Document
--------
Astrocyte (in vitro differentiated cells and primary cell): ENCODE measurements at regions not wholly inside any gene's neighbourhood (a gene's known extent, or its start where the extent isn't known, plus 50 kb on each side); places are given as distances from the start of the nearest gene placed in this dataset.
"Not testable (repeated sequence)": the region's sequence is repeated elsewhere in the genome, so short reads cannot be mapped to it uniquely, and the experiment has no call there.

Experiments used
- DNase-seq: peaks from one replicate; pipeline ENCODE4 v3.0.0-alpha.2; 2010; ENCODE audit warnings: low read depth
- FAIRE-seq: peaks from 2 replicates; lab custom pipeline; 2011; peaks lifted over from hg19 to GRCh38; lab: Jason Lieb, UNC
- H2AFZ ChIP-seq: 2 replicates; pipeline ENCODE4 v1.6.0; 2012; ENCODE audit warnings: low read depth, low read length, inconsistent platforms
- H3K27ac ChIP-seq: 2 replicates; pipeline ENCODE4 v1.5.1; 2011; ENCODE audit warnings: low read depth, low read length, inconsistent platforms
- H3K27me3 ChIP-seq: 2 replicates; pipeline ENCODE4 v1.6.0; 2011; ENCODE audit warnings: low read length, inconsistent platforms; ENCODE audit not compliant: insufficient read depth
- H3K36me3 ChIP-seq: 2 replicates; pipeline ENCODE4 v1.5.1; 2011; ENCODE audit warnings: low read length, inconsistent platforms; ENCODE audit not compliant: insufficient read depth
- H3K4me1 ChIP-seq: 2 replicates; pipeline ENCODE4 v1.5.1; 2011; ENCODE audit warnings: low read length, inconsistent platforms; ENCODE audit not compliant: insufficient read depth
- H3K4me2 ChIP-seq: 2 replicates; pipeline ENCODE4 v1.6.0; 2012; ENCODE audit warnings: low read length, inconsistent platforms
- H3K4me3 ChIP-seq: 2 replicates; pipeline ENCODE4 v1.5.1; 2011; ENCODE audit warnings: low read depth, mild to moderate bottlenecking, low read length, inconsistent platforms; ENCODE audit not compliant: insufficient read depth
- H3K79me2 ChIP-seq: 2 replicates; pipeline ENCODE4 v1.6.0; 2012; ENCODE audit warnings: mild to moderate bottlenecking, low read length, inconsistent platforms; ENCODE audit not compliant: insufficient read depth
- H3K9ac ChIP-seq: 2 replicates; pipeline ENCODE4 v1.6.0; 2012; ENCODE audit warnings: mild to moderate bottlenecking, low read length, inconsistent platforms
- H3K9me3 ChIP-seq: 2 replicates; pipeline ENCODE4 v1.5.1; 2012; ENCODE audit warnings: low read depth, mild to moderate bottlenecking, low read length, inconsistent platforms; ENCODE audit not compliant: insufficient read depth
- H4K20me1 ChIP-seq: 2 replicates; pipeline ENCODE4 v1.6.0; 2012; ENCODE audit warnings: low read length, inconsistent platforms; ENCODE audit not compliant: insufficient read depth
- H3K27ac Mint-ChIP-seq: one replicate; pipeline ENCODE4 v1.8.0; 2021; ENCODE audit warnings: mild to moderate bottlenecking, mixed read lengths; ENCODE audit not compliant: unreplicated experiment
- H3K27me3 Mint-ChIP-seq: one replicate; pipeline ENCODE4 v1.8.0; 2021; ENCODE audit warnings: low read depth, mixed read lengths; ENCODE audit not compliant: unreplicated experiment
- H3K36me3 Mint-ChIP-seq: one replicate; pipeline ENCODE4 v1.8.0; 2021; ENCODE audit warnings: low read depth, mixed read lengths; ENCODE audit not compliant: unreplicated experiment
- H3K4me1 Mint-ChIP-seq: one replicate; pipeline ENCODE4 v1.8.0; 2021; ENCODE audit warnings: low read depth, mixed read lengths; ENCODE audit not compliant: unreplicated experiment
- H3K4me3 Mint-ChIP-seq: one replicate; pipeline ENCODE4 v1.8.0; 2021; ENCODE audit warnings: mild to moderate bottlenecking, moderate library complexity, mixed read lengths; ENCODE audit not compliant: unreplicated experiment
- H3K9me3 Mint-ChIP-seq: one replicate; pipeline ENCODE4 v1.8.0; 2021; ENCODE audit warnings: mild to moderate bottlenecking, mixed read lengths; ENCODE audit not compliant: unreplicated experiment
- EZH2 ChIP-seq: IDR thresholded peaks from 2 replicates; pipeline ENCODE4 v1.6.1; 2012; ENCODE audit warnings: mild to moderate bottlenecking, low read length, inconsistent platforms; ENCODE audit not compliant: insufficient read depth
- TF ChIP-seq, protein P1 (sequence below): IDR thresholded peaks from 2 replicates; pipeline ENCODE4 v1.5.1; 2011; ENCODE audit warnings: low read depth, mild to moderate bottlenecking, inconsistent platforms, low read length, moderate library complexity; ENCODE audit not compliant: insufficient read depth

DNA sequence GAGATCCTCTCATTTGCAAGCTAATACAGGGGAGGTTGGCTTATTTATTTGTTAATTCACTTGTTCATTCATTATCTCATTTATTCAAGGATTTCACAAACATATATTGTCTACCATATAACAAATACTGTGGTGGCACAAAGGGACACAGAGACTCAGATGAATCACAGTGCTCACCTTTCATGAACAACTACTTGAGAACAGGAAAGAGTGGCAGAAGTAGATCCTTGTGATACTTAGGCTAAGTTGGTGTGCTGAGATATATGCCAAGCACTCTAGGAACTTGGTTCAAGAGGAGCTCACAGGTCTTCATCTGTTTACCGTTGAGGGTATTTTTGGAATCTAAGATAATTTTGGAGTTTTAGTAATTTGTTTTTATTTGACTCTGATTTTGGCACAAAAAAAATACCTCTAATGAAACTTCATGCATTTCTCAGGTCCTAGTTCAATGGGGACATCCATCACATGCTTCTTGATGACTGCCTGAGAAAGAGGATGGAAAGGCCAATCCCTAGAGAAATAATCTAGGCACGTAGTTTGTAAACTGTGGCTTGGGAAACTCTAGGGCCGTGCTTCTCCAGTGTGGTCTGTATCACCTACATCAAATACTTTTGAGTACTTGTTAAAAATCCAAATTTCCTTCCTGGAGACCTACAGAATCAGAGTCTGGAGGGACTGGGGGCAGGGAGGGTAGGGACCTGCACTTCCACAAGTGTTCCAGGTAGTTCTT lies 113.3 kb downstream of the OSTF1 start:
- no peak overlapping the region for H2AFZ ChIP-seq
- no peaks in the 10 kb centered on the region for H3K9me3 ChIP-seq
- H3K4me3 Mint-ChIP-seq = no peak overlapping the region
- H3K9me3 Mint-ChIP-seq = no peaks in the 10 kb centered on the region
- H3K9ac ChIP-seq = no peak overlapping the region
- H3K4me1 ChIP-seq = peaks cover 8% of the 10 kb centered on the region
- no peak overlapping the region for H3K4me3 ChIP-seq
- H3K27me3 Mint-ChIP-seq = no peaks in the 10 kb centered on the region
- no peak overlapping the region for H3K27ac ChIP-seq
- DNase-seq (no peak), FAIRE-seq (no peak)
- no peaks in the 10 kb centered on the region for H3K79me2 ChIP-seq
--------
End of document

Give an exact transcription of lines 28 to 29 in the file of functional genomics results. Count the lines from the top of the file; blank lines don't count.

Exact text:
- H3K4me3 Mint-ChIP-seq = no peak overlapping the region
- H3K9me3 Mint-ChIP-seq = no peaks in the 10 kb centered on the region